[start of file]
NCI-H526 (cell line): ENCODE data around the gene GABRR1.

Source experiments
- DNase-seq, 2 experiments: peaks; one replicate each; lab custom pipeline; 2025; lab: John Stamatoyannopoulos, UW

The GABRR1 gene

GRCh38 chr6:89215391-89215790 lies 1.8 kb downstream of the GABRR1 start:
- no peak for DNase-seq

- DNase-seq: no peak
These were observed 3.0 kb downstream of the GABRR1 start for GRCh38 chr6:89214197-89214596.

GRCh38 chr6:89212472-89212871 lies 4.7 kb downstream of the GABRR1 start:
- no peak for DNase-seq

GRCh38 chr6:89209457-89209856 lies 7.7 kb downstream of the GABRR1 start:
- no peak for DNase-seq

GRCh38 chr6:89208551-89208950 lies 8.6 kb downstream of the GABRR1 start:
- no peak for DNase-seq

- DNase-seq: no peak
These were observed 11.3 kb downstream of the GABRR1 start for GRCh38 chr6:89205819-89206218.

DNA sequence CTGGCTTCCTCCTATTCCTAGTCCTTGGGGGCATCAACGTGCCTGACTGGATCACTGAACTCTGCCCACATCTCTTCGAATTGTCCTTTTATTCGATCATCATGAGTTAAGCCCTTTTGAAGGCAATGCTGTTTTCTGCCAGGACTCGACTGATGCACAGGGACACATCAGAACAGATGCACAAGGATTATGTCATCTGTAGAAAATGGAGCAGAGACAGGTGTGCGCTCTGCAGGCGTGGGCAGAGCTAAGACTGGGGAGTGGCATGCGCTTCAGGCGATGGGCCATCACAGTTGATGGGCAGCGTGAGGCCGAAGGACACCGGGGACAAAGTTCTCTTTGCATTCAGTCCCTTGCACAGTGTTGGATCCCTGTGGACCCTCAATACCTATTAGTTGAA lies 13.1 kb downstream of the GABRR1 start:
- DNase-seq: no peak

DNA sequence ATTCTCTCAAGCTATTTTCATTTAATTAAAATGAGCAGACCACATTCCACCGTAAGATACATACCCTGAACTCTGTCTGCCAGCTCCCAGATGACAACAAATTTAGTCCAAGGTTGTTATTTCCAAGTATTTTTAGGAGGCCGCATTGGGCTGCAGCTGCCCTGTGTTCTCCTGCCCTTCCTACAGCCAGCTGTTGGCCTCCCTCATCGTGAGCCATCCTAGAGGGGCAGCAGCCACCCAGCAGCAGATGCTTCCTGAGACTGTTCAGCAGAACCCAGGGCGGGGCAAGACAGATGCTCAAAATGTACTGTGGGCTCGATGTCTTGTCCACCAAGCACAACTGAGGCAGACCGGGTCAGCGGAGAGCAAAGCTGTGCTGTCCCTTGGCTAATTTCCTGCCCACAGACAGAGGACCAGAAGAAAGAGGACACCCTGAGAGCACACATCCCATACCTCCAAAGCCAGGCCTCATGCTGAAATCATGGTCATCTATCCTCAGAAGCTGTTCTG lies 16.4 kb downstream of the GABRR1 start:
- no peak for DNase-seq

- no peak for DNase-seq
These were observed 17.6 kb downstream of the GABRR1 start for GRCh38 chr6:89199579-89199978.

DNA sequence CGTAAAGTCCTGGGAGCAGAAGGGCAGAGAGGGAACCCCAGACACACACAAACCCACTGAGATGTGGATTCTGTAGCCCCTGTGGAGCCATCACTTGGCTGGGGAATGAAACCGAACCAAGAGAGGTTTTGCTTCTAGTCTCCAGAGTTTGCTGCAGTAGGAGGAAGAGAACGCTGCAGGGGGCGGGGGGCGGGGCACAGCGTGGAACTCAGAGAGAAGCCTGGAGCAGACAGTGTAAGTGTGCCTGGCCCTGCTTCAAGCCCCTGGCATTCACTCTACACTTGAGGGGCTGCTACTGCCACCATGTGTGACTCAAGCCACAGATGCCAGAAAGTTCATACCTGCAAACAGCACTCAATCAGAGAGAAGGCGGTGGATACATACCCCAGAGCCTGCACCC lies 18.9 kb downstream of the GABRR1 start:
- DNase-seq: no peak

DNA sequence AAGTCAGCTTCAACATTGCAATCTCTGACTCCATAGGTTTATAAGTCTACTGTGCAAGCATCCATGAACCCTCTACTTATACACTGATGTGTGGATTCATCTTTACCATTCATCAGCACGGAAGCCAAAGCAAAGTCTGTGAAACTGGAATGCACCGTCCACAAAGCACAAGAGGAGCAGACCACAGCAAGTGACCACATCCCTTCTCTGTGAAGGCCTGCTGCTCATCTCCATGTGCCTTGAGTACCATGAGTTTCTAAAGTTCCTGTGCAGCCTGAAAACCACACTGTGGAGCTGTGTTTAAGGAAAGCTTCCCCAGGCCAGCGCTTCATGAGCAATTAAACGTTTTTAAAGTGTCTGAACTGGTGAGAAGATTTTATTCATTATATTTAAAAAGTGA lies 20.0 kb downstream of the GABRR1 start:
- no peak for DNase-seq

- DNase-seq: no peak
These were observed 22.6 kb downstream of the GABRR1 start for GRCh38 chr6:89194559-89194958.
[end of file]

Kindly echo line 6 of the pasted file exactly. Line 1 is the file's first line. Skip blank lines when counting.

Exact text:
- no peak for DNase-seq